A moment later, Uncle Rudolf came in carrying a linen sack that was stuffed with what seemed to be soft materials. Gerald glanced over it then his eyes rested on the old steward’s face. The latter had a solemn expression, but he still exuded a doting pleasantness when he met Gerald’s gaze.
Gerald was still on his feet. He went around the table and hugged the old man who dropped the sack and patted Gerald’s back. Since Gerald’s return, Uncle Rudolf had mostly been away from him, instead of being by his side. He had been used to having his old steward nearby at all times since he was six. But he didn’t have much of a choice lately. He had to put every bit of power he commanded to good use.
He stepped back and looked at his old steward intently. “Harrid said it was something important.”
“Indeed,” Uncle Rudolf nodded. “Gasper was almost killed last night.”
Gerald’s brows jumped. “How?” was the first thing that leapt out of his mouth.
Gerald’s face darkened. He found himself clueless. He’d never expected something like this to happen. He only had one question in mind. “Who was it?”
“We couldn’t recognize him,” Uncle Rudolf said helplessly. “And he wasn’t just a random nobody. He was a Sky Warrior. Gasper had to surround his cabin with six guards after the incident.”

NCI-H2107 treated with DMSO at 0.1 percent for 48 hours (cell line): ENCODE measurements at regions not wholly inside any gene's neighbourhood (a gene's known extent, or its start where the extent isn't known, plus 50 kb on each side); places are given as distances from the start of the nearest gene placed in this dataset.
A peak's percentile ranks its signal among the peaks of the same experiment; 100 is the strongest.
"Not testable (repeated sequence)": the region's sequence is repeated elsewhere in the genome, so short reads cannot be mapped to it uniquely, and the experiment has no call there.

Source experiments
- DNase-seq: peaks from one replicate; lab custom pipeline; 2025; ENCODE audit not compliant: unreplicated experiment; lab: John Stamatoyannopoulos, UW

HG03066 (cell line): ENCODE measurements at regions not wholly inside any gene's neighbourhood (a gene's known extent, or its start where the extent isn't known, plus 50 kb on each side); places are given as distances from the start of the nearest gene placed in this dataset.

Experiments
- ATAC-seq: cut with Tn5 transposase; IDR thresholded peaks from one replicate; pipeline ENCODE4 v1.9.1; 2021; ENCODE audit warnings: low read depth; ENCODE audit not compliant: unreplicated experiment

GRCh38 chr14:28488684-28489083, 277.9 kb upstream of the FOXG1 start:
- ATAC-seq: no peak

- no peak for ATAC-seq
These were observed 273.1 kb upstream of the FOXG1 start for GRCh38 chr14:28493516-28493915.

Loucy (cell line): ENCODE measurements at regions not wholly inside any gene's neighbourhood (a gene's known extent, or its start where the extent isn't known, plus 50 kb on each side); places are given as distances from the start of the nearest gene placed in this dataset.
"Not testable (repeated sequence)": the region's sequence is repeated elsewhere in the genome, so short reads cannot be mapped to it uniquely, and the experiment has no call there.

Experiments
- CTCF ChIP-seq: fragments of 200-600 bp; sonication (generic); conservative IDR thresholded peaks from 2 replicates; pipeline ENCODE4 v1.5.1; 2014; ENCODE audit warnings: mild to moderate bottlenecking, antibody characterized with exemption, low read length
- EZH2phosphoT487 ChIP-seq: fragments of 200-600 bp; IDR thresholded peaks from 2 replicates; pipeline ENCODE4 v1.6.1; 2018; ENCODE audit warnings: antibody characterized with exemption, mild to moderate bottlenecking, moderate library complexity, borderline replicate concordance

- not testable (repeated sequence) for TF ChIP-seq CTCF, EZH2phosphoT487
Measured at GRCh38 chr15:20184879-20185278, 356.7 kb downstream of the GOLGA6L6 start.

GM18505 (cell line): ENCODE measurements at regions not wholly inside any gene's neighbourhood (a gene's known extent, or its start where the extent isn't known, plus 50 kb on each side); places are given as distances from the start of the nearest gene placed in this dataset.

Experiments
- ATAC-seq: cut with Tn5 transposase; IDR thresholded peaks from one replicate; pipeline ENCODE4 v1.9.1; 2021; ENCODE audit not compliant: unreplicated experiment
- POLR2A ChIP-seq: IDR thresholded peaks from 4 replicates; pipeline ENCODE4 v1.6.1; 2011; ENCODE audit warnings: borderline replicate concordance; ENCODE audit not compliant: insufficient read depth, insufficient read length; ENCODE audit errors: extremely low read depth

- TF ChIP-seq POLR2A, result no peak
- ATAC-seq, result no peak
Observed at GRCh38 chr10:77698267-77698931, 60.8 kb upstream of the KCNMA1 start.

Gerald breathed in then sighed in frustration. “If you two don’t know who the assassin is, then I doubt I do.” Then he suddenly remembered something and his eyes fell on the sack beside Uncle Rufold’s feet. He shot the old steward a questioning glance, and the latter nodded. “Show me,” Gerald said. Even though he doubted that he would recognize the assassin, he wanted to sate his curiosity.
Uncle Rudolf nodded and bent down, uncovering the contents of the sack, which were mostly pieces of leather and ragged cloths. Amidst them, there was something larger that attracted Gerald’s attention. He fixed his eyes on what he expected to be the assassin’s head.
Uncle Rudolf soon removed the cloths covering the assassin’s face and Gerald knelt down to observe him carefully. But as soon as he caught sight of that face’s features, his eyes widened in disbelief.
“You know him?” the old steward asked.
Gerald’s breaths became irregular and his eyes were still wide. He was not as shocked as he was disbelieving. He calmed himself, as much as he could. “I might,” he answered, persuading himself that he may be imagining things. Then he sprung to his feet and yelled, “Harrid.”